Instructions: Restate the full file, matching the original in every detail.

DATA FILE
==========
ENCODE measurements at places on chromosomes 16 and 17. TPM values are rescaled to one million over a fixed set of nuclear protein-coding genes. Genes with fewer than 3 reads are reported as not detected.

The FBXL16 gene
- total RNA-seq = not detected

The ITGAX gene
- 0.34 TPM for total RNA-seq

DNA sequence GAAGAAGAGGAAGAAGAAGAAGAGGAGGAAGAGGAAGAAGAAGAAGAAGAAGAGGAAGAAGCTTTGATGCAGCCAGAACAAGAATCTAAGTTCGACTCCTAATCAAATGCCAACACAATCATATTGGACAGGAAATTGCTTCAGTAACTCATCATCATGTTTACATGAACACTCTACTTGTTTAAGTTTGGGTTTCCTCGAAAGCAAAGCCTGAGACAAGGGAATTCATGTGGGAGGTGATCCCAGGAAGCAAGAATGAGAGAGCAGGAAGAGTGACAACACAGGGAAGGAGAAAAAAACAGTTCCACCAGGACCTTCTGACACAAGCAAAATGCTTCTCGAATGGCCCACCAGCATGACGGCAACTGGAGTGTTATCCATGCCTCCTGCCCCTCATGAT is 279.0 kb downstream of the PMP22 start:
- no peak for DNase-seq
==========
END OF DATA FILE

ENCODE measurements at places on chromosomes 16 and 17. TPM values are rescaled to one million over a fixed set of nuclear protein-coding genes. Genes with fewer than 3 reads are reported as not detected.

The FBXL16 gene
- total RNA-seq = not detected

The ITGAX gene
- 0.34 TPM for total RNA-seq

DNA sequence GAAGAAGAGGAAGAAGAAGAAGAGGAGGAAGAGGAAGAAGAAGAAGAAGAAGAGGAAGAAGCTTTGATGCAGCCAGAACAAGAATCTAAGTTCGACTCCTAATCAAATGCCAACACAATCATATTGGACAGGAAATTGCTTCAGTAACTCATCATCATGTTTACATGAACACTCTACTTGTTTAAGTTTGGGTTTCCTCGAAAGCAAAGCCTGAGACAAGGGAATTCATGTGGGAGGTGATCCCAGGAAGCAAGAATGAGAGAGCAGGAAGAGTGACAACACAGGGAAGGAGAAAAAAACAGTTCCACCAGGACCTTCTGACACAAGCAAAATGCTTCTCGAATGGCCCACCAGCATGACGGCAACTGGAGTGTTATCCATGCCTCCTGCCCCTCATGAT is 279.0 kb downstream of the PMP22 start:
- no peak for DNase-seq